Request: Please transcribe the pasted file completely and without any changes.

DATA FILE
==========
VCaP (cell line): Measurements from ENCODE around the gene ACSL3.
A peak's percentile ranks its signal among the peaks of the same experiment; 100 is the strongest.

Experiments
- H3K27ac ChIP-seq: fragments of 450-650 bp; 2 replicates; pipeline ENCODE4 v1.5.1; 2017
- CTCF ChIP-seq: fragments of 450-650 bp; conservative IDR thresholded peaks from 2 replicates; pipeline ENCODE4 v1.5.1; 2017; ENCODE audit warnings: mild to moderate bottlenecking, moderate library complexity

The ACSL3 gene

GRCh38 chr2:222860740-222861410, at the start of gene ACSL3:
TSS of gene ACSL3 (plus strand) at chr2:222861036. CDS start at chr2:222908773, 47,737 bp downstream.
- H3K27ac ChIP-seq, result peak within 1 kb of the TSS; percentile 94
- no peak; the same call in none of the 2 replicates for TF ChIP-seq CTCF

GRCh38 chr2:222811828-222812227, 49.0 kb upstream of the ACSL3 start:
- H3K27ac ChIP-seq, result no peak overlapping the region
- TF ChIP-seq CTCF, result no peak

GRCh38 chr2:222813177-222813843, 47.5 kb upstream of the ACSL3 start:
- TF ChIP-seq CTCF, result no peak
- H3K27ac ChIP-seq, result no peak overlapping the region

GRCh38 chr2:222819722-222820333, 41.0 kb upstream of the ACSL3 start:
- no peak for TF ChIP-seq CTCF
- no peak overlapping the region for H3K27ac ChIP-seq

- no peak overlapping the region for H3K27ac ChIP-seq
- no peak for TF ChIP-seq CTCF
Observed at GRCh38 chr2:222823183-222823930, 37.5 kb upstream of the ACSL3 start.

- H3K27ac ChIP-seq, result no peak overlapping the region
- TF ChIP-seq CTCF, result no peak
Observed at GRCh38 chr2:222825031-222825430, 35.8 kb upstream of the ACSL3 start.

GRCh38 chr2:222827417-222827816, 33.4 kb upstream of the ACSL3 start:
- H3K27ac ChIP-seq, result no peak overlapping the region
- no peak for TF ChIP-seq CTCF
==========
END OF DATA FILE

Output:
VCaP (cell line): Measurements from ENCODE around the gene ACSL3.
A peak's percentile ranks its signal among the peaks of the same experiment; 100 is the strongest.

Experiments
- H3K27ac ChIP-seq: fragments of 450-650 bp; 2 replicates; pipeline ENCODE4 v1.5.1; 2017
- CTCF ChIP-seq: fragments of 450-650 bp; conservative IDR thresholded peaks from 2 replicates; pipeline ENCODE4 v1.5.1; 2017; ENCODE audit warnings: mild to moderate bottlenecking, moderate library complexity

The ACSL3 gene

GRCh38 chr2:222860740-222861410, at the start of gene ACSL3:
TSS of gene ACSL3 (plus strand) at chr2:222861036. CDS start at chr2:222908773, 47,737 bp downstream.
- H3K27ac ChIP-seq, result peak within 1 kb of the TSS; percentile 94
- no peak; the same call in none of the 2 replicates for TF ChIP-seq CTCF

GRCh38 chr2:222811828-222812227, 49.0 kb upstream of the ACSL3 start:
- H3K27ac ChIP-seq, result no peak overlapping the region
- TF ChIP-seq CTCF, result no peak

GRCh38 chr2:222813177-222813843, 47.5 kb upstream of the ACSL3 start:
- TF ChIP-seq CTCF, result no peak
- H3K27ac ChIP-seq, result no peak overlapping the region

GRCh38 chr2:222819722-222820333, 41.0 kb upstream of the ACSL3 start:
- no peak for TF ChIP-seq CTCF
- no peak overlapping the region for H3K27ac ChIP-seq

- no peak overlapping the region for H3K27ac ChIP-seq
- no peak for TF ChIP-seq CTCF
Observed at GRCh38 chr2:222823183-222823930, 37.5 kb upstream of the ACSL3 start.

- H3K27ac ChIP-seq, result no peak overlapping the region
- TF ChIP-seq CTCF, result no peak
Observed at GRCh38 chr2:222825031-222825430, 35.8 kb upstream of the ACSL3 start.

GRCh38 chr2:222827417-222827816, 33.4 kb upstream of the ACSL3 start:
- H3K27ac ChIP-seq, result no peak overlapping the region
- no peak for TF ChIP-seq CTCF